A REFLECTION ON what it means to be the first lady of the world's newest nation inevitably leads me to an analysis of the status of women in Timor-Leste and some of the efforts that I, my Alola Foundation and the women's movement in this country are making to elevate that status and to create the conditions for a healthier, more dignified life for our sisters – who are amongst the poorest in our region. Discussion of each of these issues highlights a significant gap between ideals, public perception, the goals we strive to achieve and the reality of women's lives.

Being a teacher by training and an activist by experience, I felt horribly ill-equipped to take on my new role. And so, when I was approached in early 2002 by a well-meaning grey-haired lady from the International Republican Institute (something tells me her name was "Martha") who had some tips to share with me, I listened eagerly. Timor-Leste was about to achieve its dream of national independence. I had been busy for months preparing a proposal to government for the establishment and support of the "Office of the First Lady". I had no idea really of what would be expected of me, but was encouraged to believe that a small allocation of public funds was my due and a necessity if I was to be effective in a public role. So I asked for a car and a modest travel allowance, plus a small kitty for "representation". "Martha" earnestly recommended that a media officer and marquees for hosting garden parties be added to my list. As it turned out, I got nothing. I was mildly irritated, but was urged by all to recall that Timor-Leste's annual national budget was on a par with the budget for maintenance of Australia's Parliament House in Canberra.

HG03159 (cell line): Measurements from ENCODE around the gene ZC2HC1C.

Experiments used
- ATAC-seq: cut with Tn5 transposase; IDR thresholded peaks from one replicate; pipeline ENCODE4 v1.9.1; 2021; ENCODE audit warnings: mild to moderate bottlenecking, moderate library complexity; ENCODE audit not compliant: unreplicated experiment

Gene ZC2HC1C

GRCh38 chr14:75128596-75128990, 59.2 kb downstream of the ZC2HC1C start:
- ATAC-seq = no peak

When I thought about the spouses of other heads of state, I imagined women with big hair hosting elegant cocktail parties and afternoon teas with cucumber sandwiches served on bright white doilies. Not having the benefit of a predecessor with whom to consult and conspire – I was the first first lady of Timor-Leste – I had to define the role myself. That included finding ways to access the funds to do the work I quickly identified as my priority: improving the lot of women and children.

The women of Timor-Leste live in deep poverty. Over half of them are illiterate and struggle to heal the wounds of twenty-five years of a brutal military occupation. Low social status, associated with cultural and religious norms, and an entrenched patriarchy add insult to their injury. In opting to throw my weight behind them, I had my work cut out. Thanks to the Alola Foundation, which I had established a year earlier to draw attention locally and internationally to the variety of forms of gender-based violence experienced by women in Timor-Leste, and to a grant from Dr Suthawan Sathirathai, wife of the Thai Deputy Prime Minister, I embarked on my challenging new journey with a modicum of support and decorum.